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Heart non-specific effector CD4+ T cells protect from postinflammatory fibrosis and cardiac dysfunction in experimental autoimmune myocarditis


Zarak-Crnkovic, Martina; Kania, Gabriela; Jaźwa-Kusior, Agnieszka; Czepiel, Marcin; Wijnen, Winandus J; Czyż, Jarosław; Müller-Edenborn, Björn; Vdovenko, Daria; Lindner, Diana; Gil-Cruz, Cristina; Bachmann, Marta; Westermann, Dirk; Ludewig, Burkhard; Distler, Oliver; Lüscher, Thomas F; Klingel, Karin; Eriksson, Urs; Błyszczuk, Przemysław (2019). Heart non-specific effector CD4+ T cells protect from postinflammatory fibrosis and cardiac dysfunction in experimental autoimmune myocarditis. Basic Research in Cardiology, 115(1):6.

Abstract

Heart-specific CD4$^{+}$ T cells have been implicated in development and progression of myocarditis in mice and in humans. Here, using mouse models of experimental autoimmune myocarditis (EAM) we investigated the role of heart non-specific CD4$^{+}$ T cells in the progression of the disease. Heart non-specific CD4$^{+}$ T cells were obtained from DO11.10 mice expressing transgenic T cell receptor recognizing chicken ovalbumin. We found that heart infiltrating CD4$^{+}$ T cells expressed exclusively effector (T$_{eff}$) phenotype in the EAM model and in hearts of patients with lymphocytic myocarditis. Adoptive transfer experiments showed that while heart-specific T$_{eff}$ infiltrated the heart shortly after injection, heart non-specific T$_{eff}$ effectively accumulated during myocarditis and became the major heart-infiltrating CD4$^{+}$ T cell subset at later stage. Restimulation of co-cultured heart-specific and heart non-specific CD4$^{+}$ T cells with alpha-myosin heavy chain antigen showed mainly Th1/Th17 response for heart-specific T$_{eff}$ and up-regulation of a distinct set of extracellular signalling molecules in heart non-specific T$_{eff}$. Adoptive transfer of heart non-specific T$_{eff}$ in mice with myocarditis did not affect inflammation severity at the peak of disease, but protected the heart from adverse post-inflammatory fibrotic remodelling and cardiac dysfunction at later stages of disease. Furthermore, mouse and human T$_{eff}$ stimulated in vitro with common gamma cytokines suppressed expression of profibrotic genes, reduced amount of α-smooth muscle actin filaments and decreased contraction of cardiac fibroblasts. In this study, we provided a proof-of-concept that heart non-specific T$_{eff}$ cells could effectively contribute to myocarditis and protect the heart from the dilated cardiomyopathy outcome.

Abstract

Heart-specific CD4$^{+}$ T cells have been implicated in development and progression of myocarditis in mice and in humans. Here, using mouse models of experimental autoimmune myocarditis (EAM) we investigated the role of heart non-specific CD4$^{+}$ T cells in the progression of the disease. Heart non-specific CD4$^{+}$ T cells were obtained from DO11.10 mice expressing transgenic T cell receptor recognizing chicken ovalbumin. We found that heart infiltrating CD4$^{+}$ T cells expressed exclusively effector (T$_{eff}$) phenotype in the EAM model and in hearts of patients with lymphocytic myocarditis. Adoptive transfer experiments showed that while heart-specific T$_{eff}$ infiltrated the heart shortly after injection, heart non-specific T$_{eff}$ effectively accumulated during myocarditis and became the major heart-infiltrating CD4$^{+}$ T cell subset at later stage. Restimulation of co-cultured heart-specific and heart non-specific CD4$^{+}$ T cells with alpha-myosin heavy chain antigen showed mainly Th1/Th17 response for heart-specific T$_{eff}$ and up-regulation of a distinct set of extracellular signalling molecules in heart non-specific T$_{eff}$. Adoptive transfer of heart non-specific T$_{eff}$ in mice with myocarditis did not affect inflammation severity at the peak of disease, but protected the heart from adverse post-inflammatory fibrotic remodelling and cardiac dysfunction at later stages of disease. Furthermore, mouse and human T$_{eff}$ stimulated in vitro with common gamma cytokines suppressed expression of profibrotic genes, reduced amount of α-smooth muscle actin filaments and decreased contraction of cardiac fibroblasts. In this study, we provided a proof-of-concept that heart non-specific T$_{eff}$ cells could effectively contribute to myocarditis and protect the heart from the dilated cardiomyopathy outcome.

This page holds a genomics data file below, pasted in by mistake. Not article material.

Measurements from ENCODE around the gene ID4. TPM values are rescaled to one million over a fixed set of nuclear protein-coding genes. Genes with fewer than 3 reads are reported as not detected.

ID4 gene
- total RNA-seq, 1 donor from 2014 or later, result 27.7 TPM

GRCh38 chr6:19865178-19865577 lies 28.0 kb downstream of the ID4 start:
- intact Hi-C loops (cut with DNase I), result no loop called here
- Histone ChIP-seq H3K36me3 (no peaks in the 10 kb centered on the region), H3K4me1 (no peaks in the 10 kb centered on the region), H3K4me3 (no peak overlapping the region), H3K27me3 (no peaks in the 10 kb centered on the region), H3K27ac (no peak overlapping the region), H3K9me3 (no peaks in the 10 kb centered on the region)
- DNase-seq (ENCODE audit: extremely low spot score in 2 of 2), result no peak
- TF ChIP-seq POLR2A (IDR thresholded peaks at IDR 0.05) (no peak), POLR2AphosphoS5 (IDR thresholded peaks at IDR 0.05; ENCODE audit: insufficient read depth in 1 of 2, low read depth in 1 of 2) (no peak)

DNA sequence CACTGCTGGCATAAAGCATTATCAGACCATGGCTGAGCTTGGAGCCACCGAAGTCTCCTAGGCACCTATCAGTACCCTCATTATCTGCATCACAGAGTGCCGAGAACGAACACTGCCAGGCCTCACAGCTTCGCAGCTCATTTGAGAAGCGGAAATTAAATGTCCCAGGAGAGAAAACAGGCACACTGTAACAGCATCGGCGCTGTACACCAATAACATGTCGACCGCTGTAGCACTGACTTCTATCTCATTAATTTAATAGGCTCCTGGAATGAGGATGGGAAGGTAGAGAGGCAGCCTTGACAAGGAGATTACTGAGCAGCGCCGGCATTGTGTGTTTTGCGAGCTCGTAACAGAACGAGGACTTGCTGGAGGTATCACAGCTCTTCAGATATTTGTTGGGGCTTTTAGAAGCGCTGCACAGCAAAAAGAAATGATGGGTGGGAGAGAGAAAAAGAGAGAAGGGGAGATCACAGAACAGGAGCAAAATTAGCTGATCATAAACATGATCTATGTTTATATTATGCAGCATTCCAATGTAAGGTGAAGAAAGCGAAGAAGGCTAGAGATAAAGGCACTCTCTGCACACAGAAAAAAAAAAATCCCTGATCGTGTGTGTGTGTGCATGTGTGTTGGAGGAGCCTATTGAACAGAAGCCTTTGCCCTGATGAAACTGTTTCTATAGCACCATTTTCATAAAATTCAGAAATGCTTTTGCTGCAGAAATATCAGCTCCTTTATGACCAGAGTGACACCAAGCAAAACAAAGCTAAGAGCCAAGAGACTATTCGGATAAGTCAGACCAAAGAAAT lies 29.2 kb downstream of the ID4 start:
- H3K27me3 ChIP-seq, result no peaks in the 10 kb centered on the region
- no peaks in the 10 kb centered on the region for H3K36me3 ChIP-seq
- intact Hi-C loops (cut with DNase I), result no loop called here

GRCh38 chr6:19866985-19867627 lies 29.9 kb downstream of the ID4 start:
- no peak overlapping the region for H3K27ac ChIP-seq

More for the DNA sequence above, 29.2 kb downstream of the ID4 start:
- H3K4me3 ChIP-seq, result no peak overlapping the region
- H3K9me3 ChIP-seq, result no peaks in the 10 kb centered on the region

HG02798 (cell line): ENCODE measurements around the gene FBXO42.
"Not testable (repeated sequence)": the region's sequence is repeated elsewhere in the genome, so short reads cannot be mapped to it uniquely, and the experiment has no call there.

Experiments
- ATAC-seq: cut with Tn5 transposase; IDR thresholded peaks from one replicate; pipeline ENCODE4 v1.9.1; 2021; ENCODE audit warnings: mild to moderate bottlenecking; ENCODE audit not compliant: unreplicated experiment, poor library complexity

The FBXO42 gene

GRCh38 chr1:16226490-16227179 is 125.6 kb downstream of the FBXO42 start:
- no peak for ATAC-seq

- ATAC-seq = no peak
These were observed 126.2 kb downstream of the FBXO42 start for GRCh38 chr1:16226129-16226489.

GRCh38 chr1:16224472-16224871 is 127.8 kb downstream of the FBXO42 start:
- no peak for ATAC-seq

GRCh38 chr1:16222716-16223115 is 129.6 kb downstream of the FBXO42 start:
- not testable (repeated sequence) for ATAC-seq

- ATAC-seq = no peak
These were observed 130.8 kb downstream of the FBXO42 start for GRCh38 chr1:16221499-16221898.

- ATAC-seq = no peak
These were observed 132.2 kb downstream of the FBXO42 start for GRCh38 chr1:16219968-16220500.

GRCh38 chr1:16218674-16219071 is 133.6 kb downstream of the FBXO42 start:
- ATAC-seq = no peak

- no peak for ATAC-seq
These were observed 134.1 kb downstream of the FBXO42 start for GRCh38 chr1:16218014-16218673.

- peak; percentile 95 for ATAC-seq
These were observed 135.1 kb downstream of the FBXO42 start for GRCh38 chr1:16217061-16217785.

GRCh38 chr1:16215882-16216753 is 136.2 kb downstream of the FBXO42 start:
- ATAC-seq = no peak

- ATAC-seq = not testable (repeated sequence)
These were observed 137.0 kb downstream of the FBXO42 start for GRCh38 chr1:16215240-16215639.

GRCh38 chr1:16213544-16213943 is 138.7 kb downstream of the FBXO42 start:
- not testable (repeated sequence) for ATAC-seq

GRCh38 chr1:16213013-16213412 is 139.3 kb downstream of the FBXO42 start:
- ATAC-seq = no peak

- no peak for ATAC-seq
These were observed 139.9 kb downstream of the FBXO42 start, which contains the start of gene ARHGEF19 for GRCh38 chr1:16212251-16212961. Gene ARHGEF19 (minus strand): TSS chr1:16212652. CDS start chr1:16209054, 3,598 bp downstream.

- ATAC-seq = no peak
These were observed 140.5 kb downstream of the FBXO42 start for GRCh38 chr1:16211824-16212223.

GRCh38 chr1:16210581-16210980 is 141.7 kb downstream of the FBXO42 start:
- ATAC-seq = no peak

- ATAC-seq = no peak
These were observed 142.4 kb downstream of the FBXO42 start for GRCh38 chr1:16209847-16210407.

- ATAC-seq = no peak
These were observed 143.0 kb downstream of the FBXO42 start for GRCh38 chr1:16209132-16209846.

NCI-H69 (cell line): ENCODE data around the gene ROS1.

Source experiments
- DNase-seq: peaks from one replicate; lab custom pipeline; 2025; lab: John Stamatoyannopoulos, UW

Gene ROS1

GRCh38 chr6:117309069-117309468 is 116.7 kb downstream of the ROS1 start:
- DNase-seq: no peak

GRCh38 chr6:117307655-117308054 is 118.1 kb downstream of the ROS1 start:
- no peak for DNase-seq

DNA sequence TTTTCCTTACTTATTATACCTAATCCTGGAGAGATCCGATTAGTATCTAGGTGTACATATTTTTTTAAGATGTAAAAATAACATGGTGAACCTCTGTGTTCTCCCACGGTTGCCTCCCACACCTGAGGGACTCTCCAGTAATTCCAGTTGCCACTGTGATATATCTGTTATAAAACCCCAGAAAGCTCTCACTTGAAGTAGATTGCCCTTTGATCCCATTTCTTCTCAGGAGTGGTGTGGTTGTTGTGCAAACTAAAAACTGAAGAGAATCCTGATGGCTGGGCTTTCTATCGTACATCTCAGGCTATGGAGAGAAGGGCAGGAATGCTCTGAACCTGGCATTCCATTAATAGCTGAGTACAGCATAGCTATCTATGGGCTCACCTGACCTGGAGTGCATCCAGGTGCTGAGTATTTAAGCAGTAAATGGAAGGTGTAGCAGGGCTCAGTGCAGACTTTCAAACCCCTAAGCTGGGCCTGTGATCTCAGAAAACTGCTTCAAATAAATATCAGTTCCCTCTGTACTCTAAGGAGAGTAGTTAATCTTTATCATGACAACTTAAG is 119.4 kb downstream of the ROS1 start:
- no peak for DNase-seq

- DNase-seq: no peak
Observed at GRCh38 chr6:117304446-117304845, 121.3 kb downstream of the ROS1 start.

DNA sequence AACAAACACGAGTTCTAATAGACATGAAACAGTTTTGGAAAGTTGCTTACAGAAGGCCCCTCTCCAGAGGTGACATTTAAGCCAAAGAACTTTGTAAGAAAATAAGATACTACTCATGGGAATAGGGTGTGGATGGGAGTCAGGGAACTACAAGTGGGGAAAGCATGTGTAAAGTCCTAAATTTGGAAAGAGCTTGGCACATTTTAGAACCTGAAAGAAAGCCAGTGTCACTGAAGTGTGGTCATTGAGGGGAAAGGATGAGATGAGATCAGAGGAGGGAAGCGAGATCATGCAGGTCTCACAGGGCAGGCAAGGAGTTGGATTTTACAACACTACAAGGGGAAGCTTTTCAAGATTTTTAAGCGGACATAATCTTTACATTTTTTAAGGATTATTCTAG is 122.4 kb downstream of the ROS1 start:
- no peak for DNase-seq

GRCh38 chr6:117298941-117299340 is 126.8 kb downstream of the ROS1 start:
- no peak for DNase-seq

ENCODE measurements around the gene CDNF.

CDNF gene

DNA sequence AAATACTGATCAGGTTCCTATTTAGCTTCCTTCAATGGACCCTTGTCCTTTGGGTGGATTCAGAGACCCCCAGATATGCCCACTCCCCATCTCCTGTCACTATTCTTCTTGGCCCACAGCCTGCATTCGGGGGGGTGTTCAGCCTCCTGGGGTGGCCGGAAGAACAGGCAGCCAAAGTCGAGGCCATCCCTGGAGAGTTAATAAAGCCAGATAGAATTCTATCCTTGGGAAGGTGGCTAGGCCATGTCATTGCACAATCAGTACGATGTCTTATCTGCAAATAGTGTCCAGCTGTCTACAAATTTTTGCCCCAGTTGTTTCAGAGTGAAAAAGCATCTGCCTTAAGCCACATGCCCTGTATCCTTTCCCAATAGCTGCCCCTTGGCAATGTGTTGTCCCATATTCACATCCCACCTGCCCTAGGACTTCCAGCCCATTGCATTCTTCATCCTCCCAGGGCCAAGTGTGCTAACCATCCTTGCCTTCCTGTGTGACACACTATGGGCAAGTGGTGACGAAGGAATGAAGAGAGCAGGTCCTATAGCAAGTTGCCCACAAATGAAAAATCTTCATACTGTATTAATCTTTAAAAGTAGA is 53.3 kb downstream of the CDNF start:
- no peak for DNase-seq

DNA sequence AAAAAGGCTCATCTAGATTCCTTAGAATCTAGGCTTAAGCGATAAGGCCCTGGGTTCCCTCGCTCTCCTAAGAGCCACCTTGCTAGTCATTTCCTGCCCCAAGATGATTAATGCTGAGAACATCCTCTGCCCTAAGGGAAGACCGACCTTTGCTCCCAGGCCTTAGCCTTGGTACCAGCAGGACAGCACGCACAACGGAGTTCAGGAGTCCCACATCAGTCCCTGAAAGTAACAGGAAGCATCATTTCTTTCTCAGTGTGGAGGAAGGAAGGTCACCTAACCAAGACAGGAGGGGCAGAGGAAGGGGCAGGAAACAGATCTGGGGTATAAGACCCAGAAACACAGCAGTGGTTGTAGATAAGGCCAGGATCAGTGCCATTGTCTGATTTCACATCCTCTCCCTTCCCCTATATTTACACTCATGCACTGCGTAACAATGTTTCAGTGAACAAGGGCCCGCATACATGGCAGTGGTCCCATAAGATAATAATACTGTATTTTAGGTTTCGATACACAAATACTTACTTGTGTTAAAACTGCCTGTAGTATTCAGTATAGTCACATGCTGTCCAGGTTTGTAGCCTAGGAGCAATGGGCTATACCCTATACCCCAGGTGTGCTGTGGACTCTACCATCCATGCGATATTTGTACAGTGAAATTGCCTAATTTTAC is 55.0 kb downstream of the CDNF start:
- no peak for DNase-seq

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Item Type:Journal Article, refereed, original work
Communities & Collections:04 Faculty of Medicine > University Hospital Zurich > Rheumatology Clinic and Institute of Physical Medicine
04 Faculty of Medicine > Center for Molecular Cardiology
Dewey Decimal Classification:610 Medicine & health
Scopus Subject Areas:Life Sciences > Physiology
Health Sciences > Cardiology and Cardiovascular Medicine
Health Sciences > Physiology (medical)
Language:English
Date:20 December 2019
Deposited On:21 Jan 2020 13:28
Last Modified:29 Jul 2020 12:53
Publisher:Springer
ISSN:0300-8428
OA Status:Hybrid
Free access at:PubMed ID. An embargo period may apply.
Publisher DOI:https://doi.org/10.1007/s00395-019-0766-6
PubMed ID:31863205

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